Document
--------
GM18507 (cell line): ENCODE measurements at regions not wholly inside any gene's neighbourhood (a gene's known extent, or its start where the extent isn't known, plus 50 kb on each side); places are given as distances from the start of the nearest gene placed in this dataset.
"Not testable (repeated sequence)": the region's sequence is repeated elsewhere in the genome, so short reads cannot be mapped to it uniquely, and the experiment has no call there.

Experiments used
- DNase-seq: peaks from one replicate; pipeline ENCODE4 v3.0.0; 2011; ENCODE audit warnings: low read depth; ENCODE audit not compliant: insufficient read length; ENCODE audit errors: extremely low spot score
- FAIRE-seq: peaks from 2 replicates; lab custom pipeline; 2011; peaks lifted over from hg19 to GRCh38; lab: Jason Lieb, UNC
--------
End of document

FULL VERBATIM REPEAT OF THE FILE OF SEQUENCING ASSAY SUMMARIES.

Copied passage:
GM18507 (cell line): ENCODE measurements at regions not wholly inside any gene's neighbourhood (a gene's known extent, or its start where the extent isn't known, plus 50 kb on each side); places are given as distances from the start of the nearest gene placed in this dataset.
"Not testable (repeated sequence)": the region's sequence is repeated elsewhere in the genome, so short reads cannot be mapped to it uniquely, and the experiment has no call there.

Experiments used
- DNase-seq: peaks from one replicate; pipeline ENCODE4 v3.0.0; 2011; ENCODE audit warnings: low read depth; ENCODE audit not compliant: insufficient read length; ENCODE audit errors: extremely low spot score
- FAIRE-seq: peaks from 2 replicates; lab custom pipeline; 2011; peaks lifted over from hg19 to GRCh38; lab: Jason Lieb, UNC